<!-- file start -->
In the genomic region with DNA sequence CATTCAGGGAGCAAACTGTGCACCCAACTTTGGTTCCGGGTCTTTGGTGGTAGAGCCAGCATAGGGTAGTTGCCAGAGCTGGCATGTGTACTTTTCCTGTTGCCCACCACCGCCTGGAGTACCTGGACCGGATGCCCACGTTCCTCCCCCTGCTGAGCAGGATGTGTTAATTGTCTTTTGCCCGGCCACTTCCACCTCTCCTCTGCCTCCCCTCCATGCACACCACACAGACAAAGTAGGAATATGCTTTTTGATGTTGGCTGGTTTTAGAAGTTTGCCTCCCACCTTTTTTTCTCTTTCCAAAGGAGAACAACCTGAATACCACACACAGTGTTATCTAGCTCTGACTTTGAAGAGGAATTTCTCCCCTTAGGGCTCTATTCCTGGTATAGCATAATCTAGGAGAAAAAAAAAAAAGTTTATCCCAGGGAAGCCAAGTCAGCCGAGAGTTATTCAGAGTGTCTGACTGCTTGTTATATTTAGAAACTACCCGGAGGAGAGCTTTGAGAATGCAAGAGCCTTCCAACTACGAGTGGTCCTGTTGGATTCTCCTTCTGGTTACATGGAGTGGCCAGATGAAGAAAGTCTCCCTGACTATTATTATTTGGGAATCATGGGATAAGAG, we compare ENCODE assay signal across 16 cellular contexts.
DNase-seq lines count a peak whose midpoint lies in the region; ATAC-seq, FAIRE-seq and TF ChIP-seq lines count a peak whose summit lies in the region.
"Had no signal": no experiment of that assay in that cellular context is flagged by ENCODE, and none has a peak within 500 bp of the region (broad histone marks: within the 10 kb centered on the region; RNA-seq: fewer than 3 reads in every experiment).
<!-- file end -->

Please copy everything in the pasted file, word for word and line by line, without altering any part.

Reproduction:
In the genomic region with DNA sequence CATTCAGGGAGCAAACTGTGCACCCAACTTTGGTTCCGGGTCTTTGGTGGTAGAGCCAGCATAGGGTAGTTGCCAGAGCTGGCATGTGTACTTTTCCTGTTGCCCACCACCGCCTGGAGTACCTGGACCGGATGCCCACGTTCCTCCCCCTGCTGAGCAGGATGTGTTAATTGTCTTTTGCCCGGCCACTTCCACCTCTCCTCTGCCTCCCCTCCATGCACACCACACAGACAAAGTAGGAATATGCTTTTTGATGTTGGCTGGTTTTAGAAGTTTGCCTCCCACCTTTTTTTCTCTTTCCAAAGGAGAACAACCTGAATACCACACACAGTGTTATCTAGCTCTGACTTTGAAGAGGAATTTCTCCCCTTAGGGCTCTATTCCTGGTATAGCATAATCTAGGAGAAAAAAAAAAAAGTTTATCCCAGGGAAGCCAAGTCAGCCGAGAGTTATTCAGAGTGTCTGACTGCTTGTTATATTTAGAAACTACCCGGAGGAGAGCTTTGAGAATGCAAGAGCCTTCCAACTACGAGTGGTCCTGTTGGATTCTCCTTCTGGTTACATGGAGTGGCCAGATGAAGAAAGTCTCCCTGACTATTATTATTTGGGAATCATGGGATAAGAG, we compare ENCODE assay signal across 16 cellular contexts.
DNase-seq lines count a peak whose midpoint lies in the region; ATAC-seq, FAIRE-seq and TF ChIP-seq lines count a peak whose summit lies in the region.
"Had no signal": no experiment of that assay in that cellular context is flagged by ENCODE, and none has a peak within 500 bp of the region (broad histone marks: within the 10 kb centered on the region; RNA-seq: fewer than 3 reads in every experiment).